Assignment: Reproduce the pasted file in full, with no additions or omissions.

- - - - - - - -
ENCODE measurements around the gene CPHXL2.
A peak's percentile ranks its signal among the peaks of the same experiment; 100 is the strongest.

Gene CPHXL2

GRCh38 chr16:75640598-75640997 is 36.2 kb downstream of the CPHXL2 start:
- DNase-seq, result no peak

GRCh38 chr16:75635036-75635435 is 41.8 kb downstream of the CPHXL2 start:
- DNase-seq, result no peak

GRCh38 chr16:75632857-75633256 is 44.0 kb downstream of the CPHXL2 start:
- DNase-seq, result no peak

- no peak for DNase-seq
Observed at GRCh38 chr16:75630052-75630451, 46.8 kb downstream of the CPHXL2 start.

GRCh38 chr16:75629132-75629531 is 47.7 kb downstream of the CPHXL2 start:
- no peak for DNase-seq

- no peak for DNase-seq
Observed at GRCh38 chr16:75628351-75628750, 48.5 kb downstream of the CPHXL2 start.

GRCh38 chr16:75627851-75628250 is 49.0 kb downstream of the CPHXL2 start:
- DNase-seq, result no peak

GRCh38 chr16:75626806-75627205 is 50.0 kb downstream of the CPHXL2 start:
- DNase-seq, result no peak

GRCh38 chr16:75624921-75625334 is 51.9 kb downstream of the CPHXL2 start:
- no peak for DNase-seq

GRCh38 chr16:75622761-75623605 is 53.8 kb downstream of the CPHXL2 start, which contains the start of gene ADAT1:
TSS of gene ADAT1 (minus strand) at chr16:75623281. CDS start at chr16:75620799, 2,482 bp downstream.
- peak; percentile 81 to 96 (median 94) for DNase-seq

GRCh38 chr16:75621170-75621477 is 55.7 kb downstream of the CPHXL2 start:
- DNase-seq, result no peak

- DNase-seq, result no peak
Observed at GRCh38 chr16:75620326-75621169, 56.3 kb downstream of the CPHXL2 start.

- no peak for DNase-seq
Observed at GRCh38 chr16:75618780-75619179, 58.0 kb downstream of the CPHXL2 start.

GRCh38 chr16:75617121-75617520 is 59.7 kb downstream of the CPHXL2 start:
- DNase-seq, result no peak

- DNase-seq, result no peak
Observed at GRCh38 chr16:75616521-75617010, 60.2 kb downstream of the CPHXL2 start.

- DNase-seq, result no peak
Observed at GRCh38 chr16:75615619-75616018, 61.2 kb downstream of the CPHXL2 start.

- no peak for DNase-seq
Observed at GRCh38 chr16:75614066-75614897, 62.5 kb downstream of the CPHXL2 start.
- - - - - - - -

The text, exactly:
ENCODE measurements around the gene CPHXL2.
A peak's percentile ranks its signal among the peaks of the same experiment; 100 is the strongest.

Gene CPHXL2

GRCh38 chr16:75640598-75640997 is 36.2 kb downstream of the CPHXL2 start:
- DNase-seq, result no peak

GRCh38 chr16:75635036-75635435 is 41.8 kb downstream of the CPHXL2 start:
- DNase-seq, result no peak

GRCh38 chr16:75632857-75633256 is 44.0 kb downstream of the CPHXL2 start:
- DNase-seq, result no peak

- no peak for DNase-seq
Observed at GRCh38 chr16:75630052-75630451, 46.8 kb downstream of the CPHXL2 start.

GRCh38 chr16:75629132-75629531 is 47.7 kb downstream of the CPHXL2 start:
- no peak for DNase-seq

- no peak for DNase-seq
Observed at GRCh38 chr16:75628351-75628750, 48.5 kb downstream of the CPHXL2 start.

GRCh38 chr16:75627851-75628250 is 49.0 kb downstream of the CPHXL2 start:
- DNase-seq, result no peak

GRCh38 chr16:75626806-75627205 is 50.0 kb downstream of the CPHXL2 start:
- DNase-seq, result no peak

GRCh38 chr16:75624921-75625334 is 51.9 kb downstream of the CPHXL2 start:
- no peak for DNase-seq

GRCh38 chr16:75622761-75623605 is 53.8 kb downstream of the CPHXL2 start, which contains the start of gene ADAT1:
TSS of gene ADAT1 (minus strand) at chr16:75623281. CDS start at chr16:75620799, 2,482 bp downstream.
- peak; percentile 81 to 96 (median 94) for DNase-seq

GRCh38 chr16:75621170-75621477 is 55.7 kb downstream of the CPHXL2 start:
- DNase-seq, result no peak

- DNase-seq, result no peak
Observed at GRCh38 chr16:75620326-75621169, 56.3 kb downstream of the CPHXL2 start.

- no peak for DNase-seq
Observed at GRCh38 chr16:75618780-75619179, 58.0 kb downstream of the CPHXL2 start.

GRCh38 chr16:75617121-75617520 is 59.7 kb downstream of the CPHXL2 start:
- DNase-seq, result no peak

- DNase-seq, result no peak
Observed at GRCh38 chr16:75616521-75617010, 60.2 kb downstream of the CPHXL2 start.

- DNase-seq, result no peak
Observed at GRCh38 chr16:75615619-75616018, 61.2 kb downstream of the CPHXL2 start.

- no peak for DNase-seq
Observed at GRCh38 chr16:75614066-75614897, 62.5 kb downstream of the CPHXL2 start.